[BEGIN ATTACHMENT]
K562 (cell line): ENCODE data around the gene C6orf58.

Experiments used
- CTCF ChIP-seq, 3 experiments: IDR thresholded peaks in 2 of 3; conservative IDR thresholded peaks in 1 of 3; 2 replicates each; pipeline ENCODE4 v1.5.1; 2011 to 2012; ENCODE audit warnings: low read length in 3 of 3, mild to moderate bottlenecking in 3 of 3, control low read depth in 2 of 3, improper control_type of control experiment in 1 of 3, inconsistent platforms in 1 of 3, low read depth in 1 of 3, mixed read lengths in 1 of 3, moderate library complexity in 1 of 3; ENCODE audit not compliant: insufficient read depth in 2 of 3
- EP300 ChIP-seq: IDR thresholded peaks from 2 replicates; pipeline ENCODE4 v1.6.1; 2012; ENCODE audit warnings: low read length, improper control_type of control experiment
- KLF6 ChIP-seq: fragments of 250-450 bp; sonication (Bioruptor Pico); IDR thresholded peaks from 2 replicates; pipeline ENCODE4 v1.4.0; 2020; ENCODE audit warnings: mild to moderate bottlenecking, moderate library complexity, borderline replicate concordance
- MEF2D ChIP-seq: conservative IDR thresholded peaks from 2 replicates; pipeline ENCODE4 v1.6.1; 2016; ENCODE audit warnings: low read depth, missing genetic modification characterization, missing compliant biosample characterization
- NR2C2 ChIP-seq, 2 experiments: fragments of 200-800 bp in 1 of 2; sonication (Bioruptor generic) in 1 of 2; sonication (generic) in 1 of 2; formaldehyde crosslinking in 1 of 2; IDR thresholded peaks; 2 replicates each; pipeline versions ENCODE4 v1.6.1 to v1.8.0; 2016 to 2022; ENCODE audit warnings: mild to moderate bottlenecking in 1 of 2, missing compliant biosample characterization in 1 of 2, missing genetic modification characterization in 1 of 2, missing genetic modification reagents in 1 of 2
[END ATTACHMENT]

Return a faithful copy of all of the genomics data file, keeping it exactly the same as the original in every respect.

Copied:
K562 (cell line): ENCODE data around the gene C6orf58.

Experiments used
- CTCF ChIP-seq, 3 experiments: IDR thresholded peaks in 2 of 3; conservative IDR thresholded peaks in 1 of 3; 2 replicates each; pipeline ENCODE4 v1.5.1; 2011 to 2012; ENCODE audit warnings: low read length in 3 of 3, mild to moderate bottlenecking in 3 of 3, control low read depth in 2 of 3, improper control_type of control experiment in 1 of 3, inconsistent platforms in 1 of 3, low read depth in 1 of 3, mixed read lengths in 1 of 3, moderate library complexity in 1 of 3; ENCODE audit not compliant: insufficient read depth in 2 of 3
- EP300 ChIP-seq: IDR thresholded peaks from 2 replicates; pipeline ENCODE4 v1.6.1; 2012; ENCODE audit warnings: low read length, improper control_type of control experiment
- KLF6 ChIP-seq: fragments of 250-450 bp; sonication (Bioruptor Pico); IDR thresholded peaks from 2 replicates; pipeline ENCODE4 v1.4.0; 2020; ENCODE audit warnings: mild to moderate bottlenecking, moderate library complexity, borderline replicate concordance
- MEF2D ChIP-seq: conservative IDR thresholded peaks from 2 replicates; pipeline ENCODE4 v1.6.1; 2016; ENCODE audit warnings: low read depth, missing genetic modification characterization, missing compliant biosample characterization
- NR2C2 ChIP-seq, 2 experiments: fragments of 200-800 bp in 1 of 2; sonication (Bioruptor generic) in 1 of 2; sonication (generic) in 1 of 2; formaldehyde crosslinking in 1 of 2; IDR thresholded peaks; 2 replicates each; pipeline versions ENCODE4 v1.6.1 to v1.8.0; 2016 to 2022; ENCODE audit warnings: mild to moderate bottlenecking in 1 of 2, missing compliant biosample characterization in 1 of 2, missing genetic modification characterization in 1 of 2, missing genetic modification reagents in 1 of 2